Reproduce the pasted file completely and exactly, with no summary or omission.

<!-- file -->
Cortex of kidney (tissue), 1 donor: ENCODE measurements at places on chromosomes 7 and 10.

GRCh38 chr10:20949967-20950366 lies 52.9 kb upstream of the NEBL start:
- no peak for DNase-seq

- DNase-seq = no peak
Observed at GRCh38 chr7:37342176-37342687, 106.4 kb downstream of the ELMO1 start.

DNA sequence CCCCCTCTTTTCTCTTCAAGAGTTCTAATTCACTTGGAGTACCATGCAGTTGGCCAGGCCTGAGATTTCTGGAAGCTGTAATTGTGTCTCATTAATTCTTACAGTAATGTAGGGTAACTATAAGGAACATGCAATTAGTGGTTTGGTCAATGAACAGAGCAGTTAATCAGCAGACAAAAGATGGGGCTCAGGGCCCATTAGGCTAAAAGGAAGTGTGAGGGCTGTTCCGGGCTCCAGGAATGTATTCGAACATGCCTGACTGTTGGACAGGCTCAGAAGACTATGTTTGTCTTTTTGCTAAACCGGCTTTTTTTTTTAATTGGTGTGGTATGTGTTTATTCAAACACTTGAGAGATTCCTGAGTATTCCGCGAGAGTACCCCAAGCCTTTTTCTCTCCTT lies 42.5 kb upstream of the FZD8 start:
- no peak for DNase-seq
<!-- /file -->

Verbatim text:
Cortex of kidney (tissue), 1 donor: ENCODE measurements at places on chromosomes 7 and 10.

GRCh38 chr10:20949967-20950366 lies 52.9 kb upstream of the NEBL start:
- no peak for DNase-seq

- DNase-seq = no peak
Observed at GRCh38 chr7:37342176-37342687, 106.4 kb downstream of the ELMO1 start.

DNA sequence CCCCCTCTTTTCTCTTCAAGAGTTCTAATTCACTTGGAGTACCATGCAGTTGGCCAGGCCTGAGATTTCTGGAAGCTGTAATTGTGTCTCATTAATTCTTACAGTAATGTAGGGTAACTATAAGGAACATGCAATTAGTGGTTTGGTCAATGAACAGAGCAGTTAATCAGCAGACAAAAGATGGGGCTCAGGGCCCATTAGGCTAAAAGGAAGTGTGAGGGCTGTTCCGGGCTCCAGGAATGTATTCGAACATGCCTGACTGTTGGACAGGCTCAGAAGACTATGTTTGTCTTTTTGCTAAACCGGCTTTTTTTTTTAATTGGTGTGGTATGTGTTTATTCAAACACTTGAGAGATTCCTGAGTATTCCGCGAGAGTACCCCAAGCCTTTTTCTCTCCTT lies 42.5 kb upstream of the FZD8 start:
- no peak for DNase-seq